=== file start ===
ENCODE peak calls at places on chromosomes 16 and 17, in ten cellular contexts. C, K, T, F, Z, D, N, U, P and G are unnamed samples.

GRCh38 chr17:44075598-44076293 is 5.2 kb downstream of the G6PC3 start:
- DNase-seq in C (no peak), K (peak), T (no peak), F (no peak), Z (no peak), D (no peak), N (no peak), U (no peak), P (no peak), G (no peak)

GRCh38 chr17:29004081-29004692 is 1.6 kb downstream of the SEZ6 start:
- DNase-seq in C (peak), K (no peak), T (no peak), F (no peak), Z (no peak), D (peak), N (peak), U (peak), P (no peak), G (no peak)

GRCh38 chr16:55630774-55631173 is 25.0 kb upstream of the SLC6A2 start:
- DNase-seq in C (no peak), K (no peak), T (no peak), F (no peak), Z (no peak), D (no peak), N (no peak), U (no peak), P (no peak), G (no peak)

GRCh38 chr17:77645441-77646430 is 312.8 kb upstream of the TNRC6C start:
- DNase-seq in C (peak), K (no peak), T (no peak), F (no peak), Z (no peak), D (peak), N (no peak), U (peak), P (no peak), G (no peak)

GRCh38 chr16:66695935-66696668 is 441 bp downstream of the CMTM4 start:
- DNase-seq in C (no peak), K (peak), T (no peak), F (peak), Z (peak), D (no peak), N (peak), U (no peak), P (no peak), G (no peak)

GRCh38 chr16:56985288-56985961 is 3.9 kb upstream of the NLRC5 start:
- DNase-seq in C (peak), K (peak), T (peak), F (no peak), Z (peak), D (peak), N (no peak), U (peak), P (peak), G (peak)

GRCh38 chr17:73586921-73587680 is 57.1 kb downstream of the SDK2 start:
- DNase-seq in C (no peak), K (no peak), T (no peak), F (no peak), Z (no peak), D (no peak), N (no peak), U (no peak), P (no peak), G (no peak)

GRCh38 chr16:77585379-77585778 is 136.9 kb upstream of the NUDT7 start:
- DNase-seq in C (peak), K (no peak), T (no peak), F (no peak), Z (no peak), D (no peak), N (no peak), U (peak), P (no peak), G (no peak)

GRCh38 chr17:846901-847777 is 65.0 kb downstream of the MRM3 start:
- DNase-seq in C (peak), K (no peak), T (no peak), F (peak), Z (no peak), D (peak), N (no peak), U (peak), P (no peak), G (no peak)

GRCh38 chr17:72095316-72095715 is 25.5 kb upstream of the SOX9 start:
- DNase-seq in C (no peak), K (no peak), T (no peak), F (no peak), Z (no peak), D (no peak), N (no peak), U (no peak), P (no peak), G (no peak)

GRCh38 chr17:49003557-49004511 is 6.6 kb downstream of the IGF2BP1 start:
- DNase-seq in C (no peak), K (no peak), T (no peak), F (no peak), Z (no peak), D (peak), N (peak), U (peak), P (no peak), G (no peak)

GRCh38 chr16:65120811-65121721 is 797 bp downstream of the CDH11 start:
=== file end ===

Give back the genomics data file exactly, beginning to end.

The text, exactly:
ENCODE peak calls at places on chromosomes 16 and 17, in ten cellular contexts. C, K, T, F, Z, D, N, U, P and G are unnamed samples.

GRCh38 chr17:44075598-44076293 is 5.2 kb downstream of the G6PC3 start:
- DNase-seq in C (no peak), K (peak), T (no peak), F (no peak), Z (no peak), D (no peak), N (no peak), U (no peak), P (no peak), G (no peak)

GRCh38 chr17:29004081-29004692 is 1.6 kb downstream of the SEZ6 start:
- DNase-seq in C (peak), K (no peak), T (no peak), F (no peak), Z (no peak), D (peak), N (peak), U (peak), P (no peak), G (no peak)

GRCh38 chr16:55630774-55631173 is 25.0 kb upstream of the SLC6A2 start:
- DNase-seq in C (no peak), K (no peak), T (no peak), F (no peak), Z (no peak), D (no peak), N (no peak), U (no peak), P (no peak), G (no peak)

GRCh38 chr17:77645441-77646430 is 312.8 kb upstream of the TNRC6C start:
- DNase-seq in C (peak), K (no peak), T (no peak), F (no peak), Z (no peak), D (peak), N (no peak), U (peak), P (no peak), G (no peak)

GRCh38 chr16:66695935-66696668 is 441 bp downstream of the CMTM4 start:
- DNase-seq in C (no peak), K (peak), T (no peak), F (peak), Z (peak), D (no peak), N (peak), U (no peak), P (no peak), G (no peak)

GRCh38 chr16:56985288-56985961 is 3.9 kb upstream of the NLRC5 start:
- DNase-seq in C (peak), K (peak), T (peak), F (no peak), Z (peak), D (peak), N (no peak), U (peak), P (peak), G (peak)

GRCh38 chr17:73586921-73587680 is 57.1 kb downstream of the SDK2 start:
- DNase-seq in C (no peak), K (no peak), T (no peak), F (no peak), Z (no peak), D (no peak), N (no peak), U (no peak), P (no peak), G (no peak)

GRCh38 chr16:77585379-77585778 is 136.9 kb upstream of the NUDT7 start:
- DNase-seq in C (peak), K (no peak), T (no peak), F (no peak), Z (no peak), D (no peak), N (no peak), U (peak), P (no peak), G (no peak)

GRCh38 chr17:846901-847777 is 65.0 kb downstream of the MRM3 start:
- DNase-seq in C (peak), K (no peak), T (no peak), F (peak), Z (no peak), D (peak), N (no peak), U (peak), P (no peak), G (no peak)

GRCh38 chr17:72095316-72095715 is 25.5 kb upstream of the SOX9 start:
- DNase-seq in C (no peak), K (no peak), T (no peak), F (no peak), Z (no peak), D (no peak), N (no peak), U (no peak), P (no peak), G (no peak)

GRCh38 chr17:49003557-49004511 is 6.6 kb downstream of the IGF2BP1 start:
- DNase-seq in C (no peak), K (no peak), T (no peak), F (no peak), Z (no peak), D (peak), N (peak), U (peak), P (no peak), G (no peak)

GRCh38 chr16:65120811-65121721 is 797 bp downstream of the CDH11 start: